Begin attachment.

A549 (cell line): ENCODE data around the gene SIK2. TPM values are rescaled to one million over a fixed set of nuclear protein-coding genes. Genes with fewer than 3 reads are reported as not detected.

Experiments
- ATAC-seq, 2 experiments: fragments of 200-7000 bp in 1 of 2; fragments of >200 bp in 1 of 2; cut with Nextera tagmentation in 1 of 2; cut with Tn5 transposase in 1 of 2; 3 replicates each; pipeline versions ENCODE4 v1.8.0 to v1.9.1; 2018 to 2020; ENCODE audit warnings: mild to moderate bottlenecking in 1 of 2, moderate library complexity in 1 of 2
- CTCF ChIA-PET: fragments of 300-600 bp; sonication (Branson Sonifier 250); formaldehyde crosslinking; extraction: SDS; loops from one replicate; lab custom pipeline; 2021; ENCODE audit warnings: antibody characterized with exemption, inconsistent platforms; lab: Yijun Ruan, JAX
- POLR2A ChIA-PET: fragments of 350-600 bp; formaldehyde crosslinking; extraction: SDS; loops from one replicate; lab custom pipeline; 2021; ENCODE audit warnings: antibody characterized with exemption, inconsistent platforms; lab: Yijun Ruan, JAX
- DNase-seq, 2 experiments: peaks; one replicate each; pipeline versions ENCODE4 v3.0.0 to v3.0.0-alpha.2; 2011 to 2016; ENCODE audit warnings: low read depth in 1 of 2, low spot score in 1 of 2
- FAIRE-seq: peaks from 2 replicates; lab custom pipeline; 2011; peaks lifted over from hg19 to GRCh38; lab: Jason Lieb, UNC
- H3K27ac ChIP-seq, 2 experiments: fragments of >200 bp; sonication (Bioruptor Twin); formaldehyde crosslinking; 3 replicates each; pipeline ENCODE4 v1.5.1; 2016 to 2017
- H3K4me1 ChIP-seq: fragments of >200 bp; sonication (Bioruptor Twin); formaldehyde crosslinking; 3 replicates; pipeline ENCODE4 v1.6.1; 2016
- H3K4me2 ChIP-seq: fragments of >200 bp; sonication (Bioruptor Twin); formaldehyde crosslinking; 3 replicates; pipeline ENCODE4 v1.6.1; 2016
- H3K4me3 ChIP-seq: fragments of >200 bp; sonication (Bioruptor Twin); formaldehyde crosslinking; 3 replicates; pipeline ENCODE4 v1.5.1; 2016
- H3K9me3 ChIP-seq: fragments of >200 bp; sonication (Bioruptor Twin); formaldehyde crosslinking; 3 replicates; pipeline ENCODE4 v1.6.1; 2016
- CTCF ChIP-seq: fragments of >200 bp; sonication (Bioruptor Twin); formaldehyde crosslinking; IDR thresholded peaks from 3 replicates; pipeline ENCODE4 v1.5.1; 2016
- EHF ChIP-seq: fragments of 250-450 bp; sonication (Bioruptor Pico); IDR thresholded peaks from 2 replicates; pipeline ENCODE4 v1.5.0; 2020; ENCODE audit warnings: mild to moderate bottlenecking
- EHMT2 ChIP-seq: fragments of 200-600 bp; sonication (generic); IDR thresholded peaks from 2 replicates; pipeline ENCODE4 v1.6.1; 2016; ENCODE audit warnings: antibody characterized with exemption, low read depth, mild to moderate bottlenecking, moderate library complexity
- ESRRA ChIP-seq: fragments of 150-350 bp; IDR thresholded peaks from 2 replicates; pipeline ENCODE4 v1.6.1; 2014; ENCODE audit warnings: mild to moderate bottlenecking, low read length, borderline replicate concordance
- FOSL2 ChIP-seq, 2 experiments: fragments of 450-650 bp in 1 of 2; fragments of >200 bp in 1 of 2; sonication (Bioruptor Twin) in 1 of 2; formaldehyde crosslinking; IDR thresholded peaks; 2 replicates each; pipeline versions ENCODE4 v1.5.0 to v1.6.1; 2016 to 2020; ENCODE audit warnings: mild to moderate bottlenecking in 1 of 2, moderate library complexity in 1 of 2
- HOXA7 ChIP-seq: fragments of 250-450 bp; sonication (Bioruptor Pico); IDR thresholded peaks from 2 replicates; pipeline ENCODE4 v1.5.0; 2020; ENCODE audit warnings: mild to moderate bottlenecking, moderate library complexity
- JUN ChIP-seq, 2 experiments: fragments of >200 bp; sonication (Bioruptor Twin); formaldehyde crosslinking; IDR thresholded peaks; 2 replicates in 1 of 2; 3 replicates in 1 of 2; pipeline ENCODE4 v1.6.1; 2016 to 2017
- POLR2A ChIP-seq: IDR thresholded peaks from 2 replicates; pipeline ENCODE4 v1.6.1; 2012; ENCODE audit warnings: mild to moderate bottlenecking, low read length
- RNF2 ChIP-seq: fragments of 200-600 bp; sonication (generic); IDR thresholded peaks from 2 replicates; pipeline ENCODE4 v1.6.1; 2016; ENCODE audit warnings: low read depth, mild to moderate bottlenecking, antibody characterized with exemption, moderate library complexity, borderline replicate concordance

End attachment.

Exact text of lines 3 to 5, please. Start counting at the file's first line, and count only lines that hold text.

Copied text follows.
- ATAC-seq, 2 experiments: fragments of 200-7000 bp in 1 of 2; fragments of >200 bp in 1 of 2; cut with Nextera tagmentation in 1 of 2; cut with Tn5 transposase in 1 of 2; 3 replicates each; pipeline versions ENCODE4 v1.8.0 to v1.9.1; 2018 to 2020; ENCODE audit warnings: mild to moderate bottlenecking in 1 of 2, moderate library complexity in 1 of 2
- CTCF ChIA-PET: fragments of 300-600 bp; sonication (Branson Sonifier 250); formaldehyde crosslinking; extraction: SDS; loops from one replicate; lab custom pipeline; 2021; ENCODE audit warnings: antibody characterized with exemption, inconsistent platforms; lab: Yijun Ruan, JAX
- POLR2A ChIA-PET: fragments of 350-600 bp; formaldehyde crosslinking; extraction: SDS; loops from one replicate; lab custom pipeline; 2021; ENCODE audit warnings: antibody characterized with exemption, inconsistent platforms; lab: Yijun Ruan, JAX